Updated from 4:17 p.m. EDT
Stocks were sluggish to start the week as the fallout from the credit crisis continued to hit a mortgage lender overseas, hurting sentiment a day before an interest rate decision from the
Dow Jones Industrial Average
fell 39.10 points, or 0.29%, at 13,403.42. The
was off 7.60 points, or 0.51%, at 1476.65. The
fared the worst, dropping 20.52 points, or 0.79%, to 2581.66.
pressured European bourses, and by extension the U.S., falling 40% on word that its customers withdrew roughly $4 billion from its branches.
On Friday, Northern Rock dropped more than 20% after the company sought emergency funding from the Bank of England. The company also warned that 2007 earnings will come in below current estimates and that profits in 2008 would also be soft.
London's FTSE 100 ended down 1.7%, and the CAC 40 in Paris was off 1.8%. In Asia, China's Shanghai Composite rose 2.1%, while Hong Kong's Hang Seng declined 1.2%. Japan's Nikkei 225 was closed for a holiday.
While most expect the Fed to cut the fed funds rate by 25 basis points when the Federal Open Market Committee convenes on Tuesday, traders were disturbed by comments out of former Fed Chairman Alan Greenspan during a televised interview with CBS over the weekend.
Greenspan said in the interview, broadcast Sunday night on
, that the forecast for the U.S. economy is "pretty gloomy" and that "the re-emergence of inflation" is the worst problem facing the Fed.
"The Fed is locked in for a 25-basis-point cut, according to the bond market. However, that hasn't stopped Alan Greenspan from making comments on inflation," said Marc Pado, U.S. market strategist with Cantor Fitzgerald. "We should expect the trading to be rather cautious until the FOMC comments are released."
Indeed, breadth was negative and volume was meager to start the week. On the
New York Stock Exchange
2.38 billion shares changed hands Monday, as decliners topped advancers by a 2-to-1 margin. Volume on the Nasdaq reached 1.41 billion shares, with losers outpacing nearly 2 to 1.
"News out of the U.K. and Greenspan comments set a negative tone for the day, keeping investors cautious," said Michael Sheldon, chief market strategist with Spencer Clarke LLC . "It was a generally narrow trading range."
Nearly all of the market's subsector indices were lower Monday. Among the worst decliners, the Nasdaq Biotech Index declined 1.5%, the Dow Jones Transportation Average fell 1%, and the Philadelphia Semiconductor Sector Index shed 0.6%
fell after a European court dismissed an appeal of an antitrust ruling and ordered the tech giant to pay a nearly $700 million fine. Microsoft shed 31 cents, or 1.1%, to $28.72.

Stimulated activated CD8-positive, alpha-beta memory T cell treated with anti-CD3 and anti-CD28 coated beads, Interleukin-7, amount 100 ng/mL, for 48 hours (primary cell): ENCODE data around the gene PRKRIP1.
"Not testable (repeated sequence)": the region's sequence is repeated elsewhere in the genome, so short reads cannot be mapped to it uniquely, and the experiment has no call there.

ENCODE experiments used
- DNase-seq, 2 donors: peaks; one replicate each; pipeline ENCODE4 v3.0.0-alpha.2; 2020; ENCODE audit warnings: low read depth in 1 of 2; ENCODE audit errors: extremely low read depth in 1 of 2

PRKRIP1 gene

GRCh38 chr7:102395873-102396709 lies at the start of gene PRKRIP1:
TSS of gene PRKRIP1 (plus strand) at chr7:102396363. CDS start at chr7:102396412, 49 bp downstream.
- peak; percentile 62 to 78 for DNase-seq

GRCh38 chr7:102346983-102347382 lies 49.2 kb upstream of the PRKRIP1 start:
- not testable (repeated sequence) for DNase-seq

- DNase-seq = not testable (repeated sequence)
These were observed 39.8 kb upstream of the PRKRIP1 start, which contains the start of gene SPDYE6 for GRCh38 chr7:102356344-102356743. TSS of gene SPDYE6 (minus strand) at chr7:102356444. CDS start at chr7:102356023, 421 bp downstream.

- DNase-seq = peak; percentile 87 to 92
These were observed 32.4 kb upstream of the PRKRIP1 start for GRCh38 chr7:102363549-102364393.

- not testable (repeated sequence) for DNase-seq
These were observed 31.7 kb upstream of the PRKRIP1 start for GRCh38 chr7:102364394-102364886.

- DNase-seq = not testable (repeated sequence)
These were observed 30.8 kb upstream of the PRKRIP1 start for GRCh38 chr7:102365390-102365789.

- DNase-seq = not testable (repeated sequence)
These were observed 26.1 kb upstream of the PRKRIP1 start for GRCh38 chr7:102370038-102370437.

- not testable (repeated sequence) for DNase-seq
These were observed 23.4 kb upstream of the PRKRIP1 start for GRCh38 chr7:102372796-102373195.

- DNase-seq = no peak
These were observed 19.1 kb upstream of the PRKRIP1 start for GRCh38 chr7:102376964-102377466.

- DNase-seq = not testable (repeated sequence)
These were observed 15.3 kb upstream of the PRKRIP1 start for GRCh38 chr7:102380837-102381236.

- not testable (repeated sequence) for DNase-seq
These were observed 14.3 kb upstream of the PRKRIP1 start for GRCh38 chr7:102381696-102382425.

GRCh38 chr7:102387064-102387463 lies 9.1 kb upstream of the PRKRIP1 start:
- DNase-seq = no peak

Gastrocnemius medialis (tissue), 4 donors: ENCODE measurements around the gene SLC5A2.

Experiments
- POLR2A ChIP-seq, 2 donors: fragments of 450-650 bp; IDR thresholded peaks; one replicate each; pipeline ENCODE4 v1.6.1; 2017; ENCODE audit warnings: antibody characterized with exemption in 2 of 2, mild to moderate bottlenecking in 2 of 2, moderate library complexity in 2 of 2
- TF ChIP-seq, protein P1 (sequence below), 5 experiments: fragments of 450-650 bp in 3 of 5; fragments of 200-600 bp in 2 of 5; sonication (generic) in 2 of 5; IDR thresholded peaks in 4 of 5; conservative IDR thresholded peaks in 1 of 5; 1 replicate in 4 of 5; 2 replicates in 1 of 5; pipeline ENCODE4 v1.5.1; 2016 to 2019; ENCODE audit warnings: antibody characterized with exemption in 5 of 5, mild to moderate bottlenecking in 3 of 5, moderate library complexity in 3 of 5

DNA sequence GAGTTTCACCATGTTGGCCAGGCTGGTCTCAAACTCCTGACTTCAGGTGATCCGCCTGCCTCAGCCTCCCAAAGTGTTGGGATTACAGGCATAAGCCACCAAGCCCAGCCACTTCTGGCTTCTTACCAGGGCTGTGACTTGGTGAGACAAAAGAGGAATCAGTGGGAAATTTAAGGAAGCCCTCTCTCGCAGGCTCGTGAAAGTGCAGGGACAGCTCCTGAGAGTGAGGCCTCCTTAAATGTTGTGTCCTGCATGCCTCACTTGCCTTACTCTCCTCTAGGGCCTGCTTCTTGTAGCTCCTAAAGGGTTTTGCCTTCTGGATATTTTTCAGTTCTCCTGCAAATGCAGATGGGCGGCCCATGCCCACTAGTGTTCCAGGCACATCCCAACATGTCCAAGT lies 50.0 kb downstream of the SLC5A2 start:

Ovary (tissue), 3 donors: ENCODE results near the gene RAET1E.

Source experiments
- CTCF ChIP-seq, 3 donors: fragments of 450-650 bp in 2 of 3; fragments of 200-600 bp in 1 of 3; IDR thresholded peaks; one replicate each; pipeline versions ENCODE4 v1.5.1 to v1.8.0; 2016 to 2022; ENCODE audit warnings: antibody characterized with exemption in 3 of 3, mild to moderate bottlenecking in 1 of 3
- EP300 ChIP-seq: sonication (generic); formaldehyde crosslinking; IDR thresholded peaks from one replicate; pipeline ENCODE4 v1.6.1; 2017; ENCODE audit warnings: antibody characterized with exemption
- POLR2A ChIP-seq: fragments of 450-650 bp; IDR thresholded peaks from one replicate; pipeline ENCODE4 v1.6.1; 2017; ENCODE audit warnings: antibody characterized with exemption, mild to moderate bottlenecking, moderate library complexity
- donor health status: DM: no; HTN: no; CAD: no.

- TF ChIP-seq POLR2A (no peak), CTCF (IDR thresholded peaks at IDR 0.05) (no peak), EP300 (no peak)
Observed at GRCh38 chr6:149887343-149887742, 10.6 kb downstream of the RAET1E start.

was in the spotlight as negotiations continued between the automaker and the United Auto Workers union over a new labor agreement.
The UAW has threatened to have workers strike, and the old contract has now expired, but the union has extended the deadline each hour that negotiations have gone on. Shares of GM climbed $1.01, or 3%, to $35.23.
A number of deals were being struck, though all were small or midsized. Among them,
T-Mobile unit is planning to buy the cell-phone company
for about $1.6 billion, and
will acquire McLeodUSA for $492 million.
On the economic front, the New York Fed said its Empire State index dropped to a reading of 14.7 from 25.1, below economists' consensus of 18.0. It was the lowest reading for the index since May's 8.0.
U.S. Treasury bonds were little changed. The 10-year note was down 3/32 in price, yielding 4.47%. The 30-year bond rose 3/32, yielding 4.72%.
Crude oil set another intraday record. The October front-month crude oil contract jumped $1.47 to close at $80.57 a barrel. Gold and silver futures were also advancing.
As for analyst moves, Bear Stearns upgraded
to outperform from peer perform, citing the automaker's strong cash flow. JPMorgan lifted
Advanced Micro Devices
to neutral from underweight on the expected strong performance of the company's new Barcelona server chip.
Ford advanced 3.1% to $8.28, and AMD tacked on 1.2% to $12.84.
After the closing bell,
is posted an adjusted third-quarter profit of 45 cents a share, topping analysts' 40-cent forecast, according to Thomson First Call.
Tuesday marks the start of a string of key earnings reports from investment banks this week, with
kicking things off.
are also due to report.